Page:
Tuesday, 31 March 2015

Magazine Dogs

These dogs were inspired by artist George Rodrigue, who is famous for his Blue Dog painting.  They are also inspired by Samuel Price an artist who uses magazine pieces to produce the most amazing dog artworks.

We started this lesson when all the magazines were out for our magazine fish artworks.

What you need:
  • Old Magazines to cut up
  • Glue
  • Scissors
  • Black oil pastel
  • Paints
  • White A3 paper
 How to:
  • Speak about both artists
  • Read George's book "Why is Blue Dog Blue?"
  • Draw the dog in black oil pastel (I had a handout to help them draw blue dog if they were a little stuck)
  • Choose what colour the dog is going to be and start ripping / cutting up magazine pieces in that colour and gluing onto the dog.  
  • If the child is finding it hard to get enough pieces to "fill" their dogs with magazine pieces I gave them the option of using paint to fill in the remaining white bits.
  • They had the choice of doing the background with paint or more magazine pieces
The Results:




Cheers
Fiona

Sunday, 29 March 2015

Near and Far Houses



This was a lesson I learned as part of my e course with Deep Space Sparkle  a few years back.

It was a great lesson to have on hand as it further illustrated what the children had just learned in our Poppy Field Paintings.   Objects that are close to you are large.  Objects that are far away from you are small.  As an object gets further away it gets smaller and smaller.  We applied the same technique we used for poppies to houses.

What you need:
  • A3 white paper
  • Tempera cake paints
  • Black oil pastels
How To:
  • Draw three houses getting smaller as they get further away with the black oil pastel
  • Paint
The Results:




Cheers
Fiona

Friday, 27 March 2015

Painted Fields of Poppies



These lovely fields of poppies artworks were inspired by these two paintings:

Van Gogh:


Monet:
 Image result for monet field of poppies

At the start of the lesson we talked about the artists and their style of painting.

As always I had to do a search for other art lessons on poppy fields and I really liked the one by Splats, Scraps and Glue Blobs so this lesson also took inspiration from their lesson.  Thank you!

I like to mix up materials as much as possible during the term so for these paintings we used Canvas Paper (I like the Monte Marte one) that I taped to pieces of MDF.  The texture of the paper also adds to the lovely final product. It's not evident from the photos below yet by taping around the paper the final product has a white frame which looks great.

I'm really happy with how these worked out and I'm going to frame my children's for sure.


What you need:
  • Canvas paper taped onto wooden boards (you could use normal paper instead)
  • 3 different Green acrylic paints
  • 3 different Blue acrylic paints
  • White, Yellow, Red and Black acrylic paint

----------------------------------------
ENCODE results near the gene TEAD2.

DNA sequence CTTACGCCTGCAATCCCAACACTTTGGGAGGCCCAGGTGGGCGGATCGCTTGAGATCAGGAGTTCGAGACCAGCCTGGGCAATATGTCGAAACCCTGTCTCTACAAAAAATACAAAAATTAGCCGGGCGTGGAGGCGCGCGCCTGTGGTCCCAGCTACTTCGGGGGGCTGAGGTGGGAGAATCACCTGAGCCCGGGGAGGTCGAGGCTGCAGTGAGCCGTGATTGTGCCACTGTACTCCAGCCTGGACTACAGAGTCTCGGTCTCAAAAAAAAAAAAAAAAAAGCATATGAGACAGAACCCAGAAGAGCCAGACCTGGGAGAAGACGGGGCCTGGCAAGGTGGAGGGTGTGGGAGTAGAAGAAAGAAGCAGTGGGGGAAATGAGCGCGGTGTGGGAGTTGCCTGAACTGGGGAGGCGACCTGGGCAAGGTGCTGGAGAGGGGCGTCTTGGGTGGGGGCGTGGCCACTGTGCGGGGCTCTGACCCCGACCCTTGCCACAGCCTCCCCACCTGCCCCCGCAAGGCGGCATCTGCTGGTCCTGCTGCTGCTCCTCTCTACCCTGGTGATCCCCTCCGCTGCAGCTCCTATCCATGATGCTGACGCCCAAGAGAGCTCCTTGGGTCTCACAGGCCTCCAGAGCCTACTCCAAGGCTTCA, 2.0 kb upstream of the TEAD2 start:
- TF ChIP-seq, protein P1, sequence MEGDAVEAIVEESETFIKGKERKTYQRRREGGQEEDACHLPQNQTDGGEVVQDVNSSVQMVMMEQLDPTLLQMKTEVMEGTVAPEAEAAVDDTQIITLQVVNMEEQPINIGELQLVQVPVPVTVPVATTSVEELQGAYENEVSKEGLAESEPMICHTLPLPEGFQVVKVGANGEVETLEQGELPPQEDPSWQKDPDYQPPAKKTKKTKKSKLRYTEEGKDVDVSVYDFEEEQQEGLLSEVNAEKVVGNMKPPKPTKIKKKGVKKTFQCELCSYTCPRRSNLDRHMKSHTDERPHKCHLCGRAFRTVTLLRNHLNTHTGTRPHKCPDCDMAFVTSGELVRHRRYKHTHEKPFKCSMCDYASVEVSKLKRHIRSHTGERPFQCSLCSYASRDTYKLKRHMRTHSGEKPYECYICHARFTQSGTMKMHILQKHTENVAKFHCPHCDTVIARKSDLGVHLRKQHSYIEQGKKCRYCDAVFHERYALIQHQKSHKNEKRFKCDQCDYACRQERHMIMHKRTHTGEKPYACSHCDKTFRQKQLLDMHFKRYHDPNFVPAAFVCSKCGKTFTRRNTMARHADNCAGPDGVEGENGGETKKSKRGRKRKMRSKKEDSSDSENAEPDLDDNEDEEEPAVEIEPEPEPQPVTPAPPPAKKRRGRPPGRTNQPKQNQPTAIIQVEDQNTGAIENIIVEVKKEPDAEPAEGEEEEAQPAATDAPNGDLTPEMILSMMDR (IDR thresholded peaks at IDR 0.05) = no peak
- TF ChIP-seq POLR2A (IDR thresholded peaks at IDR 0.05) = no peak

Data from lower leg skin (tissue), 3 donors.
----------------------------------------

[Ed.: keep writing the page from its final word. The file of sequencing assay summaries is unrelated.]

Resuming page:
• Paint brushes
  • Oil Pastels
  • Photographs of real poppies and poppy fields

How To:

We worked on these over three weeks, doing just a little each time.

Week 1: 
  • Ask the children to draw a horizon line across the paper about one third down.
  • Paint the grass making sure they use all three greens (grass is painted vertically)
  • Paint the sky making sure they use all three blues (sky is painted horizontally)
  • Paint in clouds using the white paint
  • Paint in yellow flowers using the yellow paint
Week 2:
  • Using oil pastels (I had three green and three different blues again) ask the children to add further lines to their works remembering that the grass runs vertically and the sky runs horizontally.
  • They could also use white and yellow pastels to add more clouds or yellow flowers
  • Using the red paint,  paint in the poppies (We practised drawing poppies using perspective with the big ones at the front and the little ones at the back in our visual diaries first).
  • Using the black paint,  paint in the middles of the poppies
Week 3:
  • Using oil pastels again add highlights to the poppies using red and orange 
  • Add yellow centres to the poppies or anything else that is missing
The Results:
Stunning!




Cheers
Fiona



Wednesday, 25 March 2015

Paint and Oil Pastel Jellyfish


These are inspired by this pin.  Thank goodness for Pinterest hey?  I think that sentence is how I've started my last three posts.  Not that I'm a Pinterest junkie or anything (ahem....).

What you need:
  • White A3 paper
  • Cool Colour Paints (I just used a set of 6 cool colour Tempera cakes that I have)
  • Big Paintbrushes
  • Oil Pastels (ensure there is white)

How To:
  • I asked them to paint their backgrounds by using every colour in the paint pan.  This ensured there was a mix of colour in the background.
  • Leave to dry (we left it to the next week)
  • Draw on jellyfish using a white oil pastel 
  • Use coloured oil pastels for further details if they wish

The Results:

Jellyfish can be so pretty....





If you have any children away for week one when you paint the backgrounds, this lesson also works really well on black paper - check this one out: